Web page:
Amid the slow recovery from the COVID-19 pandemic, and the threatening conflict in Ukraine, the International Monetary Fund’s (IMF) director of the Africa department, Abebe Aemro Selassie, has suggested that labour shortages globally could be the next big threat to economic growth if the continent is not supported in its recovery efforts.
In an interview reported by the UK-based Guardian newspaper this week, Selassie was quoted as saying: “In 10 years, one out of every two individuals entering into the global labour force will come from sub-Saharan Africa – the very children whose education the pandemic has disrupted”. He also added that “The human capital we need to motor the global economy is not getting the attention it needs. It’s a massive collective failure”.
To him, the international community would be “playing with fire” if it failed to support, in the most effective way, Africa’s recovery efforts.
Now, let us look critically at the issues raised in Selassie’s comments. First, labour issues are very hard to crack. From creating the right employment to paying the right wages, it is always a push-and-pull situation. Even where employment has been seemingly created of some sort, it is not difficult to find people under-employed in most situations. We have witnessed periods with sharp pickup in productivity but stalling wage growth, with no attempt to link pay to productivity, and many more labour related issues. These issues have often become sources of unrest in some countries.
The IMF chief’s concerns here is that Africa, a very youthful continent, should be given all the desired support to ensure that it recovers well enough from the pandemic, mostly, and stay resilient enough to withstand the threatening conflict in Ukraine to provide the human capital needed for the global economy to sustain lives going forward. “Almost certainly – unless we think robots are going to take care of everything – there is going to be a shortage of labour in most advanced economies, and even elsewhere”, Selassie said, suggesting that Africa has a big role to play in building a strong global workforce.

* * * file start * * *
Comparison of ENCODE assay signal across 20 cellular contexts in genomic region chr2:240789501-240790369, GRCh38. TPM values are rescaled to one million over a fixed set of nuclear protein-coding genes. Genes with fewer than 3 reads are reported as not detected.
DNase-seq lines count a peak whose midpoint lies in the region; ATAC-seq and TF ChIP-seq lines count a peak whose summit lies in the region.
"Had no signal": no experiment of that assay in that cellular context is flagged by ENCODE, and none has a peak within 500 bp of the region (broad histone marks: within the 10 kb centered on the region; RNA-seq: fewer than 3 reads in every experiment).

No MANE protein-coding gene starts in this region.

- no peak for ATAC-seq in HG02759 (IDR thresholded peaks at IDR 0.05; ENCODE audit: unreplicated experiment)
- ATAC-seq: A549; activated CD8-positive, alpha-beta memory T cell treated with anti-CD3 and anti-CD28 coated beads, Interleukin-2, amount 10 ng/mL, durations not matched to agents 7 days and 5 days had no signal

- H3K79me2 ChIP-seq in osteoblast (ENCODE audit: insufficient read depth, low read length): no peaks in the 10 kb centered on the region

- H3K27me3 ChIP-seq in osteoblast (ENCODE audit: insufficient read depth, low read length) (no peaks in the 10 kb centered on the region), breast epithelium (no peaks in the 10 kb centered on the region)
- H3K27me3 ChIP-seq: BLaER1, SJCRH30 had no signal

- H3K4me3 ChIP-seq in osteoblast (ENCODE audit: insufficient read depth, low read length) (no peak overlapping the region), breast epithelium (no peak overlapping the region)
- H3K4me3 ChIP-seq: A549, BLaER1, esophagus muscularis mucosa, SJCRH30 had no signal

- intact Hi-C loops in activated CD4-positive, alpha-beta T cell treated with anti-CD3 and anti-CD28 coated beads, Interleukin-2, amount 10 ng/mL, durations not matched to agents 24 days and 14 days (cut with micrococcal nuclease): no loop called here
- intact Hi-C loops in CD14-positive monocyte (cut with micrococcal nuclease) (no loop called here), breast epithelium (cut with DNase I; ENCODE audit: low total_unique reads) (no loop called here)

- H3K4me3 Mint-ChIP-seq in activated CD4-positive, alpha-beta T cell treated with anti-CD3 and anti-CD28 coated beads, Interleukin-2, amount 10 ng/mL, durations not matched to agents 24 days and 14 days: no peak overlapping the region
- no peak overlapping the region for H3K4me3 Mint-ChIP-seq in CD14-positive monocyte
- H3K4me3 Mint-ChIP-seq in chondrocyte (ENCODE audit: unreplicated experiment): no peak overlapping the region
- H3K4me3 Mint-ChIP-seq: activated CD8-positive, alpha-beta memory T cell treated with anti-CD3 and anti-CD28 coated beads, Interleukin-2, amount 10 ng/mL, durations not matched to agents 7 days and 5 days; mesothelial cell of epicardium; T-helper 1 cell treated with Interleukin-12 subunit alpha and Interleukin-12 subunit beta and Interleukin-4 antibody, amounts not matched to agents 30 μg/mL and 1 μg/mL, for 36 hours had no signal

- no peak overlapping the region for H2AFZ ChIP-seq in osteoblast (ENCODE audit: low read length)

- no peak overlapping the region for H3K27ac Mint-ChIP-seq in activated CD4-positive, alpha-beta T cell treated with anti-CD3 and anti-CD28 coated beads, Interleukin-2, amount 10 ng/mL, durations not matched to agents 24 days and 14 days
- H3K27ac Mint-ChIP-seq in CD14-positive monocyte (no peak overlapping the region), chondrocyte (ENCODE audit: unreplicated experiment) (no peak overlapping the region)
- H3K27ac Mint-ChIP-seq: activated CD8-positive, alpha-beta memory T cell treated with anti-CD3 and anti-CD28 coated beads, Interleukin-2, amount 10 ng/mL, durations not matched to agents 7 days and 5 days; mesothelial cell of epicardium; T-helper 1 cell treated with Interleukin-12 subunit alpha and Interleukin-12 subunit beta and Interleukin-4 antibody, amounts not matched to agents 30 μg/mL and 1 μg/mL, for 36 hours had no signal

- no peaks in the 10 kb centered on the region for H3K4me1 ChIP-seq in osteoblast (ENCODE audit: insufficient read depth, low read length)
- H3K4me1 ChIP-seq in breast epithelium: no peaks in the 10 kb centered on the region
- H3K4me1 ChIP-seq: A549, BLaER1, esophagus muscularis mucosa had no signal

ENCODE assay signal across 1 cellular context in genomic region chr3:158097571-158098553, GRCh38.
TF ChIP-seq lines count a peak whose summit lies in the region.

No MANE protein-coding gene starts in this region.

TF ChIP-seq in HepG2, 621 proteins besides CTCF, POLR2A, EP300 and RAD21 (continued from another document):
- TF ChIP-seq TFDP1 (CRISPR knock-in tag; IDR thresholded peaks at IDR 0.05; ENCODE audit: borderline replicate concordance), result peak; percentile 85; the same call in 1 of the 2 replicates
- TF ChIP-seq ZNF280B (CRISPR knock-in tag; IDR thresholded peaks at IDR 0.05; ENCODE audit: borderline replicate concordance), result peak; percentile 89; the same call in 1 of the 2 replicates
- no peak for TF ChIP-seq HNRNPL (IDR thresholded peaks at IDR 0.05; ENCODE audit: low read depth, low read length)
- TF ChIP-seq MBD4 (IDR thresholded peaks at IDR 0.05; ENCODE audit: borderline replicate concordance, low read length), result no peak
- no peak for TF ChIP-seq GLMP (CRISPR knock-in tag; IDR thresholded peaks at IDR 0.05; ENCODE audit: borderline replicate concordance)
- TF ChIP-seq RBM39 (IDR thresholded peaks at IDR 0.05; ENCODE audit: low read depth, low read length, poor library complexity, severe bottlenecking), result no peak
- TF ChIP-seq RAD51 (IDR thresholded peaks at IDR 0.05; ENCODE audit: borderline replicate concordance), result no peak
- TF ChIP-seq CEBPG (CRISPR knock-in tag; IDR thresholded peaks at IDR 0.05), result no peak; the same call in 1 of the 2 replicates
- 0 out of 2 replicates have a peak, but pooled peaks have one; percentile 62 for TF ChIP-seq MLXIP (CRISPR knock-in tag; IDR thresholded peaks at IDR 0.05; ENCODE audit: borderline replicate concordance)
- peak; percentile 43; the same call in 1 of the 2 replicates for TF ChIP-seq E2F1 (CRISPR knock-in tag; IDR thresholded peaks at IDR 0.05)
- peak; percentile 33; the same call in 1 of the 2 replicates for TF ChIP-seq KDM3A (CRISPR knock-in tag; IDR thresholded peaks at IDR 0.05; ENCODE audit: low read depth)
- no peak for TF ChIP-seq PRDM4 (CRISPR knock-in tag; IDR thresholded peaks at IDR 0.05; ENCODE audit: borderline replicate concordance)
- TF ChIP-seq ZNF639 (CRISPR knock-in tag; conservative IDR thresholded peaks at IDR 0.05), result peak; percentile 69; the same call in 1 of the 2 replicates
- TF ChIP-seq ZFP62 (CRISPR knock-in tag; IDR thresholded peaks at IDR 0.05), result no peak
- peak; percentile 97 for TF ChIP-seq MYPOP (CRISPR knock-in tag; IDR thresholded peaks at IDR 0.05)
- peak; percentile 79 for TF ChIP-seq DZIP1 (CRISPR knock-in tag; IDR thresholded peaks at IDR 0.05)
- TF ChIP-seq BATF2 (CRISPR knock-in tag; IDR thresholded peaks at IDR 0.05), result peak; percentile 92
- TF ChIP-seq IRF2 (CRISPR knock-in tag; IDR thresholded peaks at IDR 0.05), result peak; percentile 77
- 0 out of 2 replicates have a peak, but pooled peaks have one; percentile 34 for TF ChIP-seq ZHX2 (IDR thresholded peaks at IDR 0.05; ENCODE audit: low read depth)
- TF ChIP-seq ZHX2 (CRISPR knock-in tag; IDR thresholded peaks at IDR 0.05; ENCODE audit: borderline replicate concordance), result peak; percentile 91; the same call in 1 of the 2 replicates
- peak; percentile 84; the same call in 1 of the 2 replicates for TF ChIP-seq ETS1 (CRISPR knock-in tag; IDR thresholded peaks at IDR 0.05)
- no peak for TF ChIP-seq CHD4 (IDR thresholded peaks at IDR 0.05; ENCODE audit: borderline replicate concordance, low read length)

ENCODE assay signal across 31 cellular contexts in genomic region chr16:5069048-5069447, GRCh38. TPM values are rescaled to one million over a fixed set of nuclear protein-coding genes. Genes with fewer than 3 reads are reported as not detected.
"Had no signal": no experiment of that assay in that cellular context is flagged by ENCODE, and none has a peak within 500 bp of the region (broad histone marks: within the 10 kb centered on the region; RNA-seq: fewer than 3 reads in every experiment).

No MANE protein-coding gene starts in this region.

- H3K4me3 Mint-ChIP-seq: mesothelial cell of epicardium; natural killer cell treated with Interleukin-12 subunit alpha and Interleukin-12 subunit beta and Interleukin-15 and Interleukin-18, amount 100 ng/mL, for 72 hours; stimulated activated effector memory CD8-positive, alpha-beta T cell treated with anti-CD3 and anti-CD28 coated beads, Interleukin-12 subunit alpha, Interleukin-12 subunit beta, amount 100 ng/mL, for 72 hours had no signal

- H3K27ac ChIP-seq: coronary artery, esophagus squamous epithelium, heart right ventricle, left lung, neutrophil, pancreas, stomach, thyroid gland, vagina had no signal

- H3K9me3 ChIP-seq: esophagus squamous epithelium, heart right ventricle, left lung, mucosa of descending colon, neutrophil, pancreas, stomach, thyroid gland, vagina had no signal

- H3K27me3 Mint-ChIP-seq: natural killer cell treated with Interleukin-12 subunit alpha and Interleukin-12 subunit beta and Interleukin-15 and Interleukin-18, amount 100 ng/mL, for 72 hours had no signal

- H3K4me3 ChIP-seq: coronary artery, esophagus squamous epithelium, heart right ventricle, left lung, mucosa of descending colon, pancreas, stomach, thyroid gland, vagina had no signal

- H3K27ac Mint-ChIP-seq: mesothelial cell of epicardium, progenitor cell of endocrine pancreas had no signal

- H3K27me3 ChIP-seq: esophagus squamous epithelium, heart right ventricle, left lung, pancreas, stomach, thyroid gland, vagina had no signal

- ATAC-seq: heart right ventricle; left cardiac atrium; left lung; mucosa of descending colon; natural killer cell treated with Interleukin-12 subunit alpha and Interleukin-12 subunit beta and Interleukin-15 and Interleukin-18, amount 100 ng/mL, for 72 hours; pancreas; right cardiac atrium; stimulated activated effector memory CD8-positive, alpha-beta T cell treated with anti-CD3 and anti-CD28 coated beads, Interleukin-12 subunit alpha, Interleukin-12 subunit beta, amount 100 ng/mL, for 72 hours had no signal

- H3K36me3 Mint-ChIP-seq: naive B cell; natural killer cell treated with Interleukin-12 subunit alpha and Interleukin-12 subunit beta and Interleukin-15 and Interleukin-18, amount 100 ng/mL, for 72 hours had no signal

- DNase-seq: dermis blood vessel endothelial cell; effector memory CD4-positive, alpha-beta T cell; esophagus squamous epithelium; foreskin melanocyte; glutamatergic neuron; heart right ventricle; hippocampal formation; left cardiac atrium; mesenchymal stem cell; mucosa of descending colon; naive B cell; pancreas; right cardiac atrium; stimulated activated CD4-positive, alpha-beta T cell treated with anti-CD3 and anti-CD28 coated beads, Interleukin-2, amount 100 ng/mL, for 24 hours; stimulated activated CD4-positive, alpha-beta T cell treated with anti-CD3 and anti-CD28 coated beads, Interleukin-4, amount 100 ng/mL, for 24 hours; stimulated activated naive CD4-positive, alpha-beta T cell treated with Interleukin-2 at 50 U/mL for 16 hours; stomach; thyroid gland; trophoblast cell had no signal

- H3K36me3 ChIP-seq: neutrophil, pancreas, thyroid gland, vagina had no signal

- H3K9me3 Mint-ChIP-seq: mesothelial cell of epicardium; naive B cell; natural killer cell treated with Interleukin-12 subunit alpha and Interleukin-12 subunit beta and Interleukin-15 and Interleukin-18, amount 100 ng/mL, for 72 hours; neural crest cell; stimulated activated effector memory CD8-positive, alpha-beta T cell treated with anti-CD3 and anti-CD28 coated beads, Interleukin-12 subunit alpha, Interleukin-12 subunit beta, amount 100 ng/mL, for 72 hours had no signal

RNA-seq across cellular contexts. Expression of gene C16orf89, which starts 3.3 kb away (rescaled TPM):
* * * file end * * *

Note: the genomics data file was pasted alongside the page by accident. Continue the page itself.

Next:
The fact is, sub-Saharan Africa’s economic growth, just like the situation in most other regions in the world, has been thwarted by the current crisis. However, what is worrying in the situation of the broader African continent is the lack of the necessary buffers to help her withstand the unexpected external shocks. Let us look at some basic factors, shall we?
Good. So much has been made of the Ukraine conflict, and the news headlines are often tilted towards the political angle. But the wider impact, at the economic level, where the conflict has moved from the East to the main street of most countries, is the reversal in economic fortune.
It cannot be denied that there is squeezing all around, as tight global financing conditions have forced us all to tighten the belt too- governments, individuals, businesses and households. Governments are struggling to control the current unfavourable macroeconomic situation, with rising global inflation, due to high cost of energy and food prices, threatening the livelihoods of individuals. The broader economic impact is that where governments, especially those in least developed and emerging markets find themselves in situations where the inflows are not enough to support outflows, the necessary cuts in spending often affect critical sectors like health, education, sanitation and environment.